Guiding Corporate Sustainability

As an academic who has spent decades researching and teaching sustainability, Ivey Business School Professor Tima Bansal remembers students revolting against the material she was teaching. “The first time I taught this stuff,” she notes, “many students were skeptical about climate change and even angry that it was being taught in class. They were paying high business school fees to learn how to make more money, not social and environmental issues. But things have changed radically, with business students now pushing for more sustainability in the curriculum.”

However, while Bansal is delighted to see greater student awareness of issues driving sustainability, the business community has been slow to catch on. “While most executives personally care about these issues,” she says, “their businesses still tend to choose profits over society when forced to make a choice between the two.” As a result, the Professor of Sustainability and Strategy says showing businesses that they can build long-term value and resilience through sustainability is still an uphill battle. And fighting this battle isn’t made any easier by old-school capitalists who bill sustainability as a subversive threat.

In recognition of her longstanding commitment to sustainable development by business, Bansal was just awarded honorary doctorates from the University of Hamburg and HEC (Montreal). She also recently received one of Western University’s most prestigious research awards—the Hellmuth Prize for Achievement in Research.

Simply put, Bansal is one of the sustainability field’s most cited scholars, not to mention the Canada Research Chair in Business Sustainability, Fellow of the Royal Society of Canada, Fellow of the Academy of Management, and founder and former executive director of Ivey’s Network for Business Sustainability and Centre for Building Sustainable Value. But her life’s work isn’t why the Ivey professor vehemently disagrees with people who bill sustainability as a threat to capitalism—she just says that their arguments are simply illogical.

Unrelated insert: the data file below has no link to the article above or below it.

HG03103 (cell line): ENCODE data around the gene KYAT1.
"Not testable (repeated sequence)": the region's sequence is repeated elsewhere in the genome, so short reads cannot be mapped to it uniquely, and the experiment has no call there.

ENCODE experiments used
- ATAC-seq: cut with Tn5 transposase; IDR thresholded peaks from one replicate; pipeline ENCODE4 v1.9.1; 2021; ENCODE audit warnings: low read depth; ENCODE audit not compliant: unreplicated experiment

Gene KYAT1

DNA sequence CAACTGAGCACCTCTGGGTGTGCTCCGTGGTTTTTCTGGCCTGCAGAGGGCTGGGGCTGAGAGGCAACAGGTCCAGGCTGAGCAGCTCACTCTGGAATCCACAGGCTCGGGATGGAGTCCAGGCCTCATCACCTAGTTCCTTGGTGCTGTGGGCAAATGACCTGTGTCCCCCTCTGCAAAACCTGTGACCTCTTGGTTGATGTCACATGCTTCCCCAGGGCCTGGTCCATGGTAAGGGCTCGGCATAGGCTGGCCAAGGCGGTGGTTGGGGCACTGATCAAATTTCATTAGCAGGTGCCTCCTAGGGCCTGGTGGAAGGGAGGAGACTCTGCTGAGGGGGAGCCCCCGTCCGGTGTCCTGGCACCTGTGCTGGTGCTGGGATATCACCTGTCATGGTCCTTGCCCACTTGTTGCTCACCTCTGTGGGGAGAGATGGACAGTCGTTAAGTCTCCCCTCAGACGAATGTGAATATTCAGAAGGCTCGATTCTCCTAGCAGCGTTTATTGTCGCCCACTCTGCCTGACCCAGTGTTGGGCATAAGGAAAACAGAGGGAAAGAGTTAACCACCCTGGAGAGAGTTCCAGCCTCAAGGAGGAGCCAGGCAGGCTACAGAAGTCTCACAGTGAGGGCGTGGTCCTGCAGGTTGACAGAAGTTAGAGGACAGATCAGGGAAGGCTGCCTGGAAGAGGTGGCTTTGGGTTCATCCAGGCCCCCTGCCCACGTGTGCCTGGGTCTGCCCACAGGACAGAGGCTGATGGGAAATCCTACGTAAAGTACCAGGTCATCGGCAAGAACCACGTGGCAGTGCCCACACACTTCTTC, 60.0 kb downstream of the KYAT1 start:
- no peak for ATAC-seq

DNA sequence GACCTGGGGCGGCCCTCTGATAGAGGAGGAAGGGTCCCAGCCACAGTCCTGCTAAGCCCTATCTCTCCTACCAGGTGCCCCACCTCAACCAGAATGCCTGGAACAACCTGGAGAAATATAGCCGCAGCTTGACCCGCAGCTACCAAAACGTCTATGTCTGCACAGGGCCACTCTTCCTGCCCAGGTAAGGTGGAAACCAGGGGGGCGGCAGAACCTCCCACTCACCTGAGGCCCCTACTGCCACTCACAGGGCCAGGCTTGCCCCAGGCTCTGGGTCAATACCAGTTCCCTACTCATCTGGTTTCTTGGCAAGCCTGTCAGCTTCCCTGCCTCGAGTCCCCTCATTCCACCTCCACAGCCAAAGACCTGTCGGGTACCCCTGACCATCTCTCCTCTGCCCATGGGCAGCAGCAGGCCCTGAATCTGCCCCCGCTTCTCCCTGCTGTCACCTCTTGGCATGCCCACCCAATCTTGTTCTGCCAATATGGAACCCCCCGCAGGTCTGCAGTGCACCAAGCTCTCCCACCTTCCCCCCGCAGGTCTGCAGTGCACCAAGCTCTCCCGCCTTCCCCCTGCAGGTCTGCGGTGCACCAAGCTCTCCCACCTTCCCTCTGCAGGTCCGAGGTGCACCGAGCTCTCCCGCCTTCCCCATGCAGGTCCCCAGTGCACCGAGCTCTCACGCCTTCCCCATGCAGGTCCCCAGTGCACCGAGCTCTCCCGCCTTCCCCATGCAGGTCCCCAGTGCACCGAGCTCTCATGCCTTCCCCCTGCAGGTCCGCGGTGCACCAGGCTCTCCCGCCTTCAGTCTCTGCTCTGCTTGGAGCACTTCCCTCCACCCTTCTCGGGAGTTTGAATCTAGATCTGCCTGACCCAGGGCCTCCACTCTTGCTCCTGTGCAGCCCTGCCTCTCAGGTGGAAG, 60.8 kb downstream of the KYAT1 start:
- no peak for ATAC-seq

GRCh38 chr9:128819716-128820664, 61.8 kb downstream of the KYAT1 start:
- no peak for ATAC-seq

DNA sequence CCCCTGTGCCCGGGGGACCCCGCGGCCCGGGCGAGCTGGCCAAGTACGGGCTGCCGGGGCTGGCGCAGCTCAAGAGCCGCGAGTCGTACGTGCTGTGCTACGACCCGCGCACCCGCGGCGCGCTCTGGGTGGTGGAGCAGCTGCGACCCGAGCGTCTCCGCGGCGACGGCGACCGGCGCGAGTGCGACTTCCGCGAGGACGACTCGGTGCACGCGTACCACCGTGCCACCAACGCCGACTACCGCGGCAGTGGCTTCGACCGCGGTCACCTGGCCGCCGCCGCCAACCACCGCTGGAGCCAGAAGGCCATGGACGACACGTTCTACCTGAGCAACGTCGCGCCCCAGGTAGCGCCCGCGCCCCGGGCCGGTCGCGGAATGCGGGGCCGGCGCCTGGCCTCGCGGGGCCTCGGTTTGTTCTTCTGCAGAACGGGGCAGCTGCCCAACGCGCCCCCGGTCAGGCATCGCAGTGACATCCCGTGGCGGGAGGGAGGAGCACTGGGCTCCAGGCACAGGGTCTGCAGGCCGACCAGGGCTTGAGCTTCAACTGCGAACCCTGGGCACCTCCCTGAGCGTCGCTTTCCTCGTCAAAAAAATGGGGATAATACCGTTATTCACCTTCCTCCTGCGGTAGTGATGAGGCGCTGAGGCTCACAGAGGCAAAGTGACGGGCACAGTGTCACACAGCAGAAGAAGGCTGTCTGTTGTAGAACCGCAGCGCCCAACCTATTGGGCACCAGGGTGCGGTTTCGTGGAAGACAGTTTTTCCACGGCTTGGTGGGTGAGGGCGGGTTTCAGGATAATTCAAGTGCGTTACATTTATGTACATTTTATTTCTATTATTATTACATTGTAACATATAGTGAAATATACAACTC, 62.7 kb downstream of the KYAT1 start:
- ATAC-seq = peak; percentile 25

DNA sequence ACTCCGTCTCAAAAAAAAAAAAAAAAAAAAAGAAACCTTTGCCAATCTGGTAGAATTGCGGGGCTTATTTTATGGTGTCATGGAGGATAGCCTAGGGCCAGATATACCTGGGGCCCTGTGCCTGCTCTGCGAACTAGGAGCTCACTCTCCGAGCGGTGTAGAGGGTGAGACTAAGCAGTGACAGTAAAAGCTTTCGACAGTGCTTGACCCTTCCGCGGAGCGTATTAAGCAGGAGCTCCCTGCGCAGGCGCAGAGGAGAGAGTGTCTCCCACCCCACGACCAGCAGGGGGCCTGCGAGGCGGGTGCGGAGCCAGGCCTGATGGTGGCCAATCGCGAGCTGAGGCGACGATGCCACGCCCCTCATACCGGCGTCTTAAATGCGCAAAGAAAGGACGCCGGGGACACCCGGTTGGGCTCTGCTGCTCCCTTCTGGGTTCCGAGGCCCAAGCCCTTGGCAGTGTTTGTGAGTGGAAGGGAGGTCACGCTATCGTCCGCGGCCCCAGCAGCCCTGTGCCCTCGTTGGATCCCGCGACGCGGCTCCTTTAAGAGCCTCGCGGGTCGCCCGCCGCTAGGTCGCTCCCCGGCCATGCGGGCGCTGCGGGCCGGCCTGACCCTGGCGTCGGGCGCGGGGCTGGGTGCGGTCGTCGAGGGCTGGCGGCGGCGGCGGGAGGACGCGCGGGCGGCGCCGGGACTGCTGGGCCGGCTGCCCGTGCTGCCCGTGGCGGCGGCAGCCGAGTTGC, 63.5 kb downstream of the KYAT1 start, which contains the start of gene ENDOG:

In this Ivey Business Journal Q&A, Bansal explains why there is nothing anti-capitalist about sustainability, while making the case for old-school capitalists to embrace Ivey’s ambitious Innovation North initiative—which aims to show how companies can embrace a more enlightened form of capitalism through new thinking about innovation.

Ivey Business Journal: Earlier this year, on the 30th anniversary of the official end of the Soviet Union, the National Post published “The Capitalist Manifesto,” a series of commentaries saluting the “unfashionable yet awesome power of the free-market system.” While defending the shareholder primacy model of capitalism, this series used the writings of Adam Smith and Milton Friedman to insist the best way to contribute to social improvement is to focus on EPS (earnings per share) and ignore what it called subversive ideas related to ESG (environmental, social, and governance). Many of the newspaper’s business journalists were appalled by the series, which sparked a rebuttal by billionaire Michael McCain, who was then verbally attacked by some Post subscribers for arguing in favour of change. What was your reaction?

Tima Bansal: I only read one of the articles about how an alleged climate emergency is being used by misguided individuals to drive an unnecessary sustainability agenda, and how this agenda represents a bigger threat to global prosperity than climate change. I’ve heard this argument often and it is made with religious fervor. But the rhetoric is outdated. It’s based on an old-fashioned view of business—one espoused by Milton Friedman over 50 years ago. Much has changed in 50 years! He spoke about corporate social responsibility, not sustainability.

IBJ: Didn’t you co-author an IBJ article years ago that noted how people frequently confuse business sustainability with CSR?